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  • Writer's pictureAditya Sudhakar

Growth Product Management for B2b Saas

Updated: Jun 2, 2019

Building to solve for acquisition, retention and monetization by definition means we're solving for data that customers aren't automatically giving us, like feature requests. I can't remember the last time I filled out an exit survey (Sorry to see you go!) as I rapdily closed a tab on my browser. Between my time at seed and Series C/D stage b2b saas ventures, these are topics I've been immersed in through work and reading over the last four years.

I like 2x2 matrices (like the Ansoff Matrix), and I think of this similarly. On one axis there is before they, customers, hear of you (BHOY), and after they hear of you (AHOY.. there matey). On the other axis you have before product market fit (BPMF) and after product market fit (APMF). While the objectives are different in each box, what's common is that the work of a growth product manager is data and hypothesis driven. We started by acknowledging that we have no data, so it's up to us to collect it and act on it.

Customer strategy depending on the situation

1: The growth product manager is the CEO, as many of us are when we first started our companies. Our growth objective is 1; get 1 customer or a handful at most. More than that and it's like trying to collect water before we have a bucket... we'll be drenched but that's about it! Our hypothesis is that we'll get at least one prospect willing to cross the chasm with us. This is what Eric Yuan did with Zoom. He spent 15 years at Cisco Webex. Stanford was willing to work with him and investors gave him $3mm to go build something better.

2: We've acquired our first customer/s. Our objective is to hear them say "Love It". The hypothesis is that if they're that happy, they'll bring us our next customers and buy more from us. Like firing up kindling to get a bonfire going.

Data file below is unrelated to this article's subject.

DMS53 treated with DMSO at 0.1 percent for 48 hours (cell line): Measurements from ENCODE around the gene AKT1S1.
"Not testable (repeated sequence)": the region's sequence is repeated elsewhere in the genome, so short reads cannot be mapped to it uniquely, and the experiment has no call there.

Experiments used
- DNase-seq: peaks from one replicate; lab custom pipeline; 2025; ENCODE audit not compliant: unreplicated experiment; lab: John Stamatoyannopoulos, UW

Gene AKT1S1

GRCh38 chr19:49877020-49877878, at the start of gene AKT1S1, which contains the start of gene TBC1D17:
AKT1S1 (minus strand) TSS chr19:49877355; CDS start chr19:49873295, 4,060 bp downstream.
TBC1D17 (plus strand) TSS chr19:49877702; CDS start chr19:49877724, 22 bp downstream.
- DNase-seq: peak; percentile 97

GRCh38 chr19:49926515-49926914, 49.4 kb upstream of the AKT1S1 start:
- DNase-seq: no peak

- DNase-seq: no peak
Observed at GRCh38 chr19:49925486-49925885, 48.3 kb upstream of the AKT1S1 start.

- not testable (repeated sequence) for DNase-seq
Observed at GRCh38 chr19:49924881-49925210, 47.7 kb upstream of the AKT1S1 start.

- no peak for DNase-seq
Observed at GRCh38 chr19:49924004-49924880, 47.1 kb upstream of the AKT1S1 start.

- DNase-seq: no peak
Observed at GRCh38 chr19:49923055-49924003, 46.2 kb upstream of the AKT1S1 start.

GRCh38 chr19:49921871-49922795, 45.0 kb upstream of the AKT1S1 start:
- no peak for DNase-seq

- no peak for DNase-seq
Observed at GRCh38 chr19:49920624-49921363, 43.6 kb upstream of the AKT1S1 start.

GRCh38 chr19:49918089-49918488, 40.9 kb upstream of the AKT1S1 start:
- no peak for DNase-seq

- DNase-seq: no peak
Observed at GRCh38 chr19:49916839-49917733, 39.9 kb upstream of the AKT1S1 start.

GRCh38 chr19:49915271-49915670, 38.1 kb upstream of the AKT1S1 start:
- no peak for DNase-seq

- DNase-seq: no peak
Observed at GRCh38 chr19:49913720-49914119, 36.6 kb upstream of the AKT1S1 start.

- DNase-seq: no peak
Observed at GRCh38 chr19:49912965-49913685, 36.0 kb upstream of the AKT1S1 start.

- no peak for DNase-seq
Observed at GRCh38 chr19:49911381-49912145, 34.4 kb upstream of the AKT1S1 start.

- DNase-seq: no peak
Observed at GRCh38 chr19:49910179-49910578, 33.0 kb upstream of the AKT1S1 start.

A dedicated growth product manager at this stage is useful in cases like Zoom; a technical product that also needs to be built for ease of understanding and repeated use. Iterating on customer feedback and engagement data from a tool like Google Analytics will prevent guesswork.

Stanford was happy enough with Zoom that they told three other colleges about it. It took Eric twenty months to get there. It took Jyoti Bansal at AppDynamics twenty four months to get there.

Beware what Suhail Doshi at Mixpanel calls the sharkfin effect at this stage, ie, the shape of a graph that shows rapid usage growth and drop-off over a short period of time.

3: We're onto something. We're getting unexpected demo requests and trial signups. There's increasing usage among existing customers. The kindling is now burning. We need to retain the heat or it could die out again. Ever seen Bear Grylls do this?

Our objective is to retain these visitors, ie, optimize conversion. We're reacting to frequency and recency of conversion data and behavior flow (user journey) data leading up to conversion. See Mixpanel's industry benchmarks report here to see how you compare.

Behavior flow example

'4' is when retention efforts start to work like in the graph below. Each cohort is stickier than the previous one.

Retention cohort analysis

Our objective is now revenue. Our hypothesis is that with a go to market (GTM) effort, even more customers will benefit from our product. GTM involves a variety of outbound and inbound activities to generate conversion. Attribution is important so we know which ones to stop, tweak or double down on. This needs attention to detail.

Acquisition efficiency

As we push deeper into stage 4, we face new challenges. In addition to customers hearing about us, our competition has too. They've started mimicking our features and calling on our customers! In addition to the external data we're collecting above, we now also want to collect internal data to fine tune our operations machine. Do we know what our sales ramptime yield loss is, what cadence has been on closed-won deals so we can improve sales velocity across the sales floor? Are we proactive when a prospect researches our product category so we're ne increasing conversion volume? Are there automation opportunities to increase volume, margins and cash flow that can be fed back into product development?

David Skok, GP at Matrix Ventures writes about Saas metrics here. As growth product managers, our features and processes move the needle on the important ones.

So... being a good growth product manager is really about having high customer empathy and being obsessed with their needs (spammers and robo callers instrument for growth too). We complain easily, poor experiences bother us and we'd probably make good Airbnb hosts.

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